An anniversary is an easy reason to look back on an event, a point in time – good or bad, happy or sad – that has given our life meaning. The event can be personal (a wedding) or professional (the first day at a new job). For the purposes of this week’s Weekly Wire, for me, I guess it is a bit of both.
I was working as an equity portfolio manager when the S&P 500 bottomed out during the Great Recession, so how the stock market was performing at the time had a meaningful impact on me professionally, and, as you might imagine, it had been a very stressful 18 months as the index moved from its October 2007 peak to its March 2009 trough. Navigating that period had a meaningful impact on me personally, as I learned a set of coping skills that enabled me to better focus on what I could control and compartmentalize the pressures and challenges that a severe bear market brings. And to dig a bit deeper into the bear market of 2007 to 2009 (setting aside the countertrend rally of late 2008 / early 2009), the S&P 500 peaked at 1,576 on October 12, 2007, and bottomed out at 666 on March 6, 2009 (see chart - 14 years ago today), having given up approximately 58% of its value.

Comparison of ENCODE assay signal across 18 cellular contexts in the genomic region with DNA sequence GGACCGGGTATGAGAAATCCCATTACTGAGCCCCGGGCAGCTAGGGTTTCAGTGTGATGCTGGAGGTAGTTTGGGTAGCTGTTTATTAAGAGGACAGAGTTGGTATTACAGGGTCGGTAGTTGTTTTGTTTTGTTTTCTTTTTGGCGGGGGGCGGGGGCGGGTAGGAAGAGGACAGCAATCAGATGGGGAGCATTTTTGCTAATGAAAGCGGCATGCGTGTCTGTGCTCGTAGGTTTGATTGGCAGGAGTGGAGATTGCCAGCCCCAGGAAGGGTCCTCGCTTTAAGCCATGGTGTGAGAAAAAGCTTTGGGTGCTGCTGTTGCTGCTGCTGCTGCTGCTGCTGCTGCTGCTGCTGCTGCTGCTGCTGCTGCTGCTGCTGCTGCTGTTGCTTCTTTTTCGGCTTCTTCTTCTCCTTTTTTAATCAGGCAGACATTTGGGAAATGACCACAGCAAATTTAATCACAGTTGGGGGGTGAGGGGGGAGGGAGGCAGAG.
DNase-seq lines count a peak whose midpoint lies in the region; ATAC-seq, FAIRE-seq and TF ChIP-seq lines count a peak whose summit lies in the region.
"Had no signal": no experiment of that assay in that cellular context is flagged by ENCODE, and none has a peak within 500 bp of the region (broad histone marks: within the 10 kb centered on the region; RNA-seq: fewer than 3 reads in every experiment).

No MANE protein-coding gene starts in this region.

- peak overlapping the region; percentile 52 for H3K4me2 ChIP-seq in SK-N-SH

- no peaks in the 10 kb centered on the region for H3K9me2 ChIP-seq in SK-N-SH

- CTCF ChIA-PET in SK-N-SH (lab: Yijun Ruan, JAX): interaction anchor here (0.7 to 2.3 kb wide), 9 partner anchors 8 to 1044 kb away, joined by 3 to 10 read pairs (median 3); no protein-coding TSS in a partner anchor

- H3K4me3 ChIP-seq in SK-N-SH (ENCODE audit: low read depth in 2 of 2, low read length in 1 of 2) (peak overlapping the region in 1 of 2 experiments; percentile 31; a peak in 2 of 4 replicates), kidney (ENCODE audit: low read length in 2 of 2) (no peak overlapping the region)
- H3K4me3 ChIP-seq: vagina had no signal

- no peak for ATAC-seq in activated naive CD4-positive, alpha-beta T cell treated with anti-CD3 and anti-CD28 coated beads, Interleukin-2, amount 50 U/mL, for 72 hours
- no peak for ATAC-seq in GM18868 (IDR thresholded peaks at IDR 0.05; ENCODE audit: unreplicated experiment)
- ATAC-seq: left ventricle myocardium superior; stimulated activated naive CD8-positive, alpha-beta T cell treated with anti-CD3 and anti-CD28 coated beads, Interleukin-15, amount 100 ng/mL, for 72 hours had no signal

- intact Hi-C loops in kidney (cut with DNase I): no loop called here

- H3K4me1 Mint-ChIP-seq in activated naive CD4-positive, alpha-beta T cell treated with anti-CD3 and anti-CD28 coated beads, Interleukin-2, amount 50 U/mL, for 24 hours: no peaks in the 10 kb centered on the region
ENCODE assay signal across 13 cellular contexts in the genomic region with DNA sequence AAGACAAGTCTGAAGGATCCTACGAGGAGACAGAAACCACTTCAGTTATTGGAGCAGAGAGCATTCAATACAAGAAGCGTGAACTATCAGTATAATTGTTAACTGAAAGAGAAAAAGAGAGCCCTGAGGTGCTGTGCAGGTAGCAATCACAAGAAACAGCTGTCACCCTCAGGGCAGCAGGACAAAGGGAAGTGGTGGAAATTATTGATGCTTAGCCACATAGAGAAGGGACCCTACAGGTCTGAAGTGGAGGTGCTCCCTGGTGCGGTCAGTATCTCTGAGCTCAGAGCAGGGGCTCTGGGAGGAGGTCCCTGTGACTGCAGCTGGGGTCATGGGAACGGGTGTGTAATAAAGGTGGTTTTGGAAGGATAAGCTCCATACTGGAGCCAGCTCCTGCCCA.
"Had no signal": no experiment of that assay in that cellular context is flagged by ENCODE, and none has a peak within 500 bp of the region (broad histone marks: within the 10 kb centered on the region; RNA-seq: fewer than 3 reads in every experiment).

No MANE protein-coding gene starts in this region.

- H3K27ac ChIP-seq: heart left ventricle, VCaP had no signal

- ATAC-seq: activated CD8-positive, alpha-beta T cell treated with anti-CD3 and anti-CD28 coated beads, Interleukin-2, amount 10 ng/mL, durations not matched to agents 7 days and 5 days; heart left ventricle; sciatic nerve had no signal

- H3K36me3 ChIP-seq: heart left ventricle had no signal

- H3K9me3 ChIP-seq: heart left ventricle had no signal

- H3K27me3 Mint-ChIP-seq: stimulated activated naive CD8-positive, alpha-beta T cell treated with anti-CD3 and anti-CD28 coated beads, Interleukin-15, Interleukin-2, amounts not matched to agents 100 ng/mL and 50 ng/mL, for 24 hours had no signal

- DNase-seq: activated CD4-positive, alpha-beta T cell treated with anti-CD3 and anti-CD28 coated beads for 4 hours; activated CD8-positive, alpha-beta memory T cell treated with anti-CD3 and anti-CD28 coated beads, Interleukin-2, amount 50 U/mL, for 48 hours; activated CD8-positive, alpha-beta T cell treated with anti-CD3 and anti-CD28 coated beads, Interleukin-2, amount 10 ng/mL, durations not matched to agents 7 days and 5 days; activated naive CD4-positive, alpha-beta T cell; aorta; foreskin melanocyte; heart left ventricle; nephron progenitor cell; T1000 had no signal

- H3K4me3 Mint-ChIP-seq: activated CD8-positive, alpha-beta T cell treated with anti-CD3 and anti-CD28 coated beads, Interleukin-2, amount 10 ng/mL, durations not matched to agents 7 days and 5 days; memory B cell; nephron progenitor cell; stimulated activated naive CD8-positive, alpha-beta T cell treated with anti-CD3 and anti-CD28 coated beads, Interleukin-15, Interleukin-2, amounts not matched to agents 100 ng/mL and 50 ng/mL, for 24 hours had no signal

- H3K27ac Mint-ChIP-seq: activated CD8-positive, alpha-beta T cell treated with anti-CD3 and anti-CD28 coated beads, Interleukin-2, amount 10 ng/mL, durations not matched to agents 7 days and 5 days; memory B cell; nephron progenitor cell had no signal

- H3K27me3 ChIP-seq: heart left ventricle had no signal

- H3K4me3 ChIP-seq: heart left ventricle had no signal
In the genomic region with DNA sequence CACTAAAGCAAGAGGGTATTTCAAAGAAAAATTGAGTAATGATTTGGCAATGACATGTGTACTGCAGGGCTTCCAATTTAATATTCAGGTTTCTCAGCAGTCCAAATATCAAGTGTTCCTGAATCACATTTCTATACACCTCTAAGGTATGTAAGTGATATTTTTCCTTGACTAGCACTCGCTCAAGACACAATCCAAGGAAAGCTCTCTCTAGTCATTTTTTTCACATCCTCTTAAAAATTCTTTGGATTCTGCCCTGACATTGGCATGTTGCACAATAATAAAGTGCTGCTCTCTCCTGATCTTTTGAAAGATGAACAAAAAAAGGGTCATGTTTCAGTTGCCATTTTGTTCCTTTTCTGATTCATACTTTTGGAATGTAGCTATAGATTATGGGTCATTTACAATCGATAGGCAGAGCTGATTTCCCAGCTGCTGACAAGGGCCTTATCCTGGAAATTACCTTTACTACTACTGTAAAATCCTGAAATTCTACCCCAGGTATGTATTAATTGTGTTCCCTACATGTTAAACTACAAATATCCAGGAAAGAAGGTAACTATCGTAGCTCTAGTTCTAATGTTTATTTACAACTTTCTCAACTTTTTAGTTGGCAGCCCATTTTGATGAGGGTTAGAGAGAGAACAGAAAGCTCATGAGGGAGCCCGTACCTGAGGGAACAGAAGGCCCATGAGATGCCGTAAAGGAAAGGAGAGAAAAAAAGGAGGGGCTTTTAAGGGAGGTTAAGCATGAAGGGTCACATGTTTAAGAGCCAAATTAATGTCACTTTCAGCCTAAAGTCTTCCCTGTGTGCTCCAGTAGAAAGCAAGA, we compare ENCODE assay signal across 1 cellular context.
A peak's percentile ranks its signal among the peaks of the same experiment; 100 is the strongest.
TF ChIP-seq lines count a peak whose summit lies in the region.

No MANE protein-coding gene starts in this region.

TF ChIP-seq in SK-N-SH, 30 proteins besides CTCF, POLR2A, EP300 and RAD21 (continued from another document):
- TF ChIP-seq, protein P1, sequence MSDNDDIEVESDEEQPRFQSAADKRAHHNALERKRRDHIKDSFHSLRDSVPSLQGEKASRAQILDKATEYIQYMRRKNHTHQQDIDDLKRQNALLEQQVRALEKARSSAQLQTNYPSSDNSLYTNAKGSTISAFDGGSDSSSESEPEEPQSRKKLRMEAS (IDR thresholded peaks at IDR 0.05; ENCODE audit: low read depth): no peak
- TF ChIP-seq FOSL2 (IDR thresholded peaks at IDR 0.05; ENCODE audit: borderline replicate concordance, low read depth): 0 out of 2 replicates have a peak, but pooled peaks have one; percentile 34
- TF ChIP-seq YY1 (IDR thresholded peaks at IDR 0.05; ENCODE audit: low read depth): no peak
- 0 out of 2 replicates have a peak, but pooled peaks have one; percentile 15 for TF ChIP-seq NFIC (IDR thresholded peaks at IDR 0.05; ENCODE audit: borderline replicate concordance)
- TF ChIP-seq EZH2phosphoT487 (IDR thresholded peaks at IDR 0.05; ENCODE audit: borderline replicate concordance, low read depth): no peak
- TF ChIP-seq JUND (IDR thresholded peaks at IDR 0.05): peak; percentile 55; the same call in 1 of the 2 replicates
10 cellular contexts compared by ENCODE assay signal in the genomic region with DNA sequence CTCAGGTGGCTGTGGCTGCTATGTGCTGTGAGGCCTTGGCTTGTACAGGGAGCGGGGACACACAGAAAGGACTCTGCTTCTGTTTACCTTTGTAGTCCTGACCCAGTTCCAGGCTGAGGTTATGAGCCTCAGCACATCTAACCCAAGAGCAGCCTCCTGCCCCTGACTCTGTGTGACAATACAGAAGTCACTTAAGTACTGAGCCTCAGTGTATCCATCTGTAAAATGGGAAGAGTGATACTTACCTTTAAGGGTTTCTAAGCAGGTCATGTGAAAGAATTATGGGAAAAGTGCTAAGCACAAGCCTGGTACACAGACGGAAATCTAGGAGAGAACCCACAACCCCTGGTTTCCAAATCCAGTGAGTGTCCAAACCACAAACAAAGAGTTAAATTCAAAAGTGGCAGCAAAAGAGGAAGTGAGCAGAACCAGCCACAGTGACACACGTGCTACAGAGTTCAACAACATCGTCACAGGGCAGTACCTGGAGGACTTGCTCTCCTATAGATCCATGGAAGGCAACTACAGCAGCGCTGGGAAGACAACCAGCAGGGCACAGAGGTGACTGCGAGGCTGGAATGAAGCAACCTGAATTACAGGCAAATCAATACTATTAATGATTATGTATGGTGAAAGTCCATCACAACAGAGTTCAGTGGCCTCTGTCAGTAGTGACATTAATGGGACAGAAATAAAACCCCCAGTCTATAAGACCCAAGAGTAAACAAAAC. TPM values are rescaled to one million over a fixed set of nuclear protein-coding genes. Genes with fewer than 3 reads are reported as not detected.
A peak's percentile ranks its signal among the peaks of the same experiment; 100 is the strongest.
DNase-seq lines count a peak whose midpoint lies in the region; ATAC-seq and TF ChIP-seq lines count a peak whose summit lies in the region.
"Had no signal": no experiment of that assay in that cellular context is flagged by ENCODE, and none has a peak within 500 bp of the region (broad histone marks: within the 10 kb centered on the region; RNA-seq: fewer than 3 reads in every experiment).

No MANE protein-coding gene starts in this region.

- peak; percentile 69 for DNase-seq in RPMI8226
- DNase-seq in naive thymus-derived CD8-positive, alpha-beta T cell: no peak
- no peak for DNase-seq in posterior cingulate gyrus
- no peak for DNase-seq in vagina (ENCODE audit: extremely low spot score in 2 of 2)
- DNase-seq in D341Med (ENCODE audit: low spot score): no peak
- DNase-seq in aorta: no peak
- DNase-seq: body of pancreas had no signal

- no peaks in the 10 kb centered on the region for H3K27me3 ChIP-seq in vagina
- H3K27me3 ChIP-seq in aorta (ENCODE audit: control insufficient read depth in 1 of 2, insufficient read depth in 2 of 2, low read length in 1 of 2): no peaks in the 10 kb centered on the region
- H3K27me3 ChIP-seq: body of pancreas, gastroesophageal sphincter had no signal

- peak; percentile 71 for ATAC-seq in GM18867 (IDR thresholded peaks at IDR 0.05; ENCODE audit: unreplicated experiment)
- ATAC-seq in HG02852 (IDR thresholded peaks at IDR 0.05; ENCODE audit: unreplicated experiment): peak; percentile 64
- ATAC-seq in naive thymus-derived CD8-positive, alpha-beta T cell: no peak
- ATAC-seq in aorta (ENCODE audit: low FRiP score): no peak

But, as we like to remind ourselves, markets go up much more than they go down, and the market sure has gone up since the S&P 500 hit 666 on March 6, 2009. More specifically, over the past 14 years, the S&P 500 has produced a total return of approximately 505% and an average annual return of 13.7% through today (I got to run those numbers on the same HP12C calculator I was using back in 2009, which was kind of neat). As we navigate a still very challenging macro and market environment, the resiliency of the US economy and the US stock market is something we all might want to keep in mind.
The views expressed are those of Brinker Capital and are not intended as investment advice or recommendation. For informational purposes only. Brinker Capital Investments, LLC, a registered investment advisor. 660-BCI-3/06/2023